Main rules: structure and application
With the exception of natural gas and electricity (see VATPOSG5000) the place of supply of goods is largely based on the physical location of the goods.Therefore, in applying the place of supply rules, you should take care not to be unduly influenced by other factors such as where the goods might be at the time of supply, invoicing routes, payment arrangements and (apart from gas and electricity) where the parties to the supply might belong.
Structure of UK law
Section 7 of the VAT Act 1994 has a hierarchical structure. Consequently, to work out which part of UK legislation applies to a particular supply, you must first consider whether it falls within 7(2). If not you go to 7(3) and so on. The order in which the different categories are covered in VATPOSG3000 reflects this approach. The Summary and Decision Guide at VATPOSG6000 further illustrates the principle.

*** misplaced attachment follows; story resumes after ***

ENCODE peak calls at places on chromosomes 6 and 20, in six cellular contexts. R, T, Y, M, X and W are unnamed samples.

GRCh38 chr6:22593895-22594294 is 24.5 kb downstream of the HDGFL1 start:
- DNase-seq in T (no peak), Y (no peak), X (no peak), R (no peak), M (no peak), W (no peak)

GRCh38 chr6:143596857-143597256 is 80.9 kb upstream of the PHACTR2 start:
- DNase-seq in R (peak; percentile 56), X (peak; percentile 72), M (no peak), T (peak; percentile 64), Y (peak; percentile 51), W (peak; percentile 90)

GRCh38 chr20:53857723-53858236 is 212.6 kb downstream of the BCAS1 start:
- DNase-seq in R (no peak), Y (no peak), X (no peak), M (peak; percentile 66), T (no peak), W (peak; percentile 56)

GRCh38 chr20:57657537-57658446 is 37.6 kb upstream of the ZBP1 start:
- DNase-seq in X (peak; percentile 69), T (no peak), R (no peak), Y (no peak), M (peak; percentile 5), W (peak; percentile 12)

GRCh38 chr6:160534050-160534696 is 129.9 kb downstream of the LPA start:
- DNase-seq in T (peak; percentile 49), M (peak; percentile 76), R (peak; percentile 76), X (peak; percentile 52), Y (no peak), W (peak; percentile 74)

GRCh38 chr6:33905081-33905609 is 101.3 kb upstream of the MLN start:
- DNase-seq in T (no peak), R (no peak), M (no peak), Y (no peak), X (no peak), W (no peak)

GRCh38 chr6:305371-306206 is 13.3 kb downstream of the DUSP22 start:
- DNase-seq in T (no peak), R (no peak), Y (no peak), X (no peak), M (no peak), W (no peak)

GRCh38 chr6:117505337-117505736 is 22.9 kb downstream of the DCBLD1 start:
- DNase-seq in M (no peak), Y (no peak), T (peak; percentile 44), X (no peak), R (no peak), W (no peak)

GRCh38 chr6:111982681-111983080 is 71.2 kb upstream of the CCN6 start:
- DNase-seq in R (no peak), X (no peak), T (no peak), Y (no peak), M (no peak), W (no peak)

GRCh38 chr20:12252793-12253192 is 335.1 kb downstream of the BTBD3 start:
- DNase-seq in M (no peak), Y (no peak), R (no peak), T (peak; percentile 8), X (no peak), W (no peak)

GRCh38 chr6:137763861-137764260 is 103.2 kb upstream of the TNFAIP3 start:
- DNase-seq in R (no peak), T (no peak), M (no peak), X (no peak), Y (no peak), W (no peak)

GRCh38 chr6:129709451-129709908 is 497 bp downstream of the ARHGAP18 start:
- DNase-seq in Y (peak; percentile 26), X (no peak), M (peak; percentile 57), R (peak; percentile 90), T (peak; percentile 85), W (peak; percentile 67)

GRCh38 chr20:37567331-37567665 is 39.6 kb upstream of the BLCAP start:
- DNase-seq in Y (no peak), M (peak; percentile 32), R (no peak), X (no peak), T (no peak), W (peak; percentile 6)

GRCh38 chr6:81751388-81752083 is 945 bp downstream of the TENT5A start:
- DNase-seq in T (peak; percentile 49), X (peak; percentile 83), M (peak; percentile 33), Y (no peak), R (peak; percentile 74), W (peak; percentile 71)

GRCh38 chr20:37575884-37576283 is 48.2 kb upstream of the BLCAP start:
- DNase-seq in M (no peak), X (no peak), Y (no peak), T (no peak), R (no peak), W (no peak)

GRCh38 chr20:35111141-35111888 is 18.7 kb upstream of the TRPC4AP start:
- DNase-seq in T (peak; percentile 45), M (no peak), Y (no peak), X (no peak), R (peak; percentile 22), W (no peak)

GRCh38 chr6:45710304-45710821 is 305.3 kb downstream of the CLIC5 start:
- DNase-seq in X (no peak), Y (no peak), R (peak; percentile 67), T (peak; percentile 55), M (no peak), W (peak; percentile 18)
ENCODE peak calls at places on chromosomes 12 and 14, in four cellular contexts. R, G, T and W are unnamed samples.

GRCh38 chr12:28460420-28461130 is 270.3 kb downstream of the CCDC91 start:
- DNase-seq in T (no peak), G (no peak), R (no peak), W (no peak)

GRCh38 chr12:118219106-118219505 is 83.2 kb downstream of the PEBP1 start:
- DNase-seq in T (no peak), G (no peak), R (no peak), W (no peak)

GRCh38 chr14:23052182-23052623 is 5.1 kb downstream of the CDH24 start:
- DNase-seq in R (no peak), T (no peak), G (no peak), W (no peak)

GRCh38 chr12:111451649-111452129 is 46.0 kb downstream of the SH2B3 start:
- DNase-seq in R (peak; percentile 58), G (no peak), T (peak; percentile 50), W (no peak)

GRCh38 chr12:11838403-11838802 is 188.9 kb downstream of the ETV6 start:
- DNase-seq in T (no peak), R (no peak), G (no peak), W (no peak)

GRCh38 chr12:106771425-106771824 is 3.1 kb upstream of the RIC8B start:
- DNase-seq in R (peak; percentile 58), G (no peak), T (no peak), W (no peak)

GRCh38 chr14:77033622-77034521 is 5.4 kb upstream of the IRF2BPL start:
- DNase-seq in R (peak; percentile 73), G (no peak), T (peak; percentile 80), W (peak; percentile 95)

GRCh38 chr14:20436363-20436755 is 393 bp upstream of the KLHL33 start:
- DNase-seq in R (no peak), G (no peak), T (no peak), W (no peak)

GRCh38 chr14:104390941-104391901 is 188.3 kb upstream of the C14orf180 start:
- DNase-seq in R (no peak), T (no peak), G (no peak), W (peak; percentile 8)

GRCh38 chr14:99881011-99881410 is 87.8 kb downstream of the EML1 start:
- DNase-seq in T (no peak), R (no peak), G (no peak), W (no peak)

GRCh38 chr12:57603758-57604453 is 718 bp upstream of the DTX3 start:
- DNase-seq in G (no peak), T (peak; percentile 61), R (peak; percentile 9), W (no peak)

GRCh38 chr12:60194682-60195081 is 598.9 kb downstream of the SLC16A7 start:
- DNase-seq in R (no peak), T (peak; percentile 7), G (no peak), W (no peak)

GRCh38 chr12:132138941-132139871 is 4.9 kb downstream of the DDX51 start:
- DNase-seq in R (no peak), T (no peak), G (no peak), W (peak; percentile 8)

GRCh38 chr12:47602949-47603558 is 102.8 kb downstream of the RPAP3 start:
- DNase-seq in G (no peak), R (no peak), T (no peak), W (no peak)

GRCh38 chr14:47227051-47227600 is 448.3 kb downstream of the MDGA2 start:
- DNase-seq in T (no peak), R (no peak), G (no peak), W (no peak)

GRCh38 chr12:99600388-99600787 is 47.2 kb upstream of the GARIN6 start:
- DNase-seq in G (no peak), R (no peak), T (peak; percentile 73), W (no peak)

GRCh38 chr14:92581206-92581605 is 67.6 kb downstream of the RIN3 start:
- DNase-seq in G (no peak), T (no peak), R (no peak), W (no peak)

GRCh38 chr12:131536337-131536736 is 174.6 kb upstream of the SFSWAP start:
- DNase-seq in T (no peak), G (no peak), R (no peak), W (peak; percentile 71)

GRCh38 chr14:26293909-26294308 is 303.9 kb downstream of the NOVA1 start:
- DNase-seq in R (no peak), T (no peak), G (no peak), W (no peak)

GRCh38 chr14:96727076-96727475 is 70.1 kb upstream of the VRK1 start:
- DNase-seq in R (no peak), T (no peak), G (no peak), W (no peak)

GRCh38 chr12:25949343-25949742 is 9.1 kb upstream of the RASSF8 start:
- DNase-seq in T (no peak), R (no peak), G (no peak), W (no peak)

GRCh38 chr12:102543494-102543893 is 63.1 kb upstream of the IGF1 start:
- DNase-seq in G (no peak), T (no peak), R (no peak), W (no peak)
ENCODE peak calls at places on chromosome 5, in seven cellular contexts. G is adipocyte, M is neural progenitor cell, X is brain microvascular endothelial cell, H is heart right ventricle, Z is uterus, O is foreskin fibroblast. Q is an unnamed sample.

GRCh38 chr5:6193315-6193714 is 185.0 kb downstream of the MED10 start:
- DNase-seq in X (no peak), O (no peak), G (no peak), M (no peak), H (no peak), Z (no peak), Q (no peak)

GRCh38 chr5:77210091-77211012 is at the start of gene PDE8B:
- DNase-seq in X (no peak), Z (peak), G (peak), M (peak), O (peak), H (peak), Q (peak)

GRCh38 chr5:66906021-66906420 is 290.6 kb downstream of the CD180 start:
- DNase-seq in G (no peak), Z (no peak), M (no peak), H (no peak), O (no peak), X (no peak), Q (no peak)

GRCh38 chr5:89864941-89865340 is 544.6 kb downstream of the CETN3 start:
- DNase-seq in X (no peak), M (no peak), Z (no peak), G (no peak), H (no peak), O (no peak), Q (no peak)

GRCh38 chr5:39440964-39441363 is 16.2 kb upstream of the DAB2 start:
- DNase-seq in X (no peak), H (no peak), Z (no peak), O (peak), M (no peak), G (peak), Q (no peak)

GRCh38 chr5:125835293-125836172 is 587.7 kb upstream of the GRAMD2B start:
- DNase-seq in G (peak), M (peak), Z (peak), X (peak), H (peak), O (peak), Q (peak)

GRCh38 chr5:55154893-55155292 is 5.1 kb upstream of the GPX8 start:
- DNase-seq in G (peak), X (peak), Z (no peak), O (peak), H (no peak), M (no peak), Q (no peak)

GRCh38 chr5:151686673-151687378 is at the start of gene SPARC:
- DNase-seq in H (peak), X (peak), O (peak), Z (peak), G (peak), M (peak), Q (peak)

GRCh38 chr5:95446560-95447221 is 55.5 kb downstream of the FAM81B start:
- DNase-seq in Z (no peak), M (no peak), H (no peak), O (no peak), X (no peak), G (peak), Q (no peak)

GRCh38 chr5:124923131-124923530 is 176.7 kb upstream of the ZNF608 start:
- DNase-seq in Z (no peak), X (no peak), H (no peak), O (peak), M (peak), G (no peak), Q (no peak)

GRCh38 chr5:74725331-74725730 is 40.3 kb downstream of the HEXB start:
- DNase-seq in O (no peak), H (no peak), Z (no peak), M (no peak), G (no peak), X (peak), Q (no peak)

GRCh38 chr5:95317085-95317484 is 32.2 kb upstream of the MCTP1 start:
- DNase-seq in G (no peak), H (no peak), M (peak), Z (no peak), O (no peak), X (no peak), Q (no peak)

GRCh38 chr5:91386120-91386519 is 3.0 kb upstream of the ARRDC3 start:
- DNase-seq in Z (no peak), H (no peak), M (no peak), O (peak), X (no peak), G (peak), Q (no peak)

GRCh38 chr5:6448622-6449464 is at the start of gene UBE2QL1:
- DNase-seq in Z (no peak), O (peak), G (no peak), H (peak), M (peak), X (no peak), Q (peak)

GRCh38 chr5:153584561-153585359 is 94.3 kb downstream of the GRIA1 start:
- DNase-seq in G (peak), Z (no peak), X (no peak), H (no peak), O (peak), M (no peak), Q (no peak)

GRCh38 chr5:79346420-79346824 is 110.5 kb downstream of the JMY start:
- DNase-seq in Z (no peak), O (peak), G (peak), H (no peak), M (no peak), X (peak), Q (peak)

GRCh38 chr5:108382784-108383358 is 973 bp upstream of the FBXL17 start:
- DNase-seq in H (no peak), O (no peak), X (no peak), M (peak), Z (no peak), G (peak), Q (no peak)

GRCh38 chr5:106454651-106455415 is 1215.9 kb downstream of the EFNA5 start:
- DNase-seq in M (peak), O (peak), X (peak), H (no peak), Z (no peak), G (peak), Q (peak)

The terms ‘removed’ and ‘removal’ are used in various places. However, they are not legally defined and so you should interpret them using their normal, everyday meaning: that is the goods are physically moved from one location to another.
In complex transactions involving a number of supplies you should remember that the removal of the goods can only relate to one of the supplies. If you first identify this supply it then becomes much easier to determine the place of supply of each of the other supplies. See for example VATPOSG3820.
The relevant EC law is reproduced were appropriate to illustrate the link with UK law. However, your decisions should be made and notified by reference only to UK law. You should refer any disputes over whether UK law correctly implements EC requirements to Place & Time of Supply Team.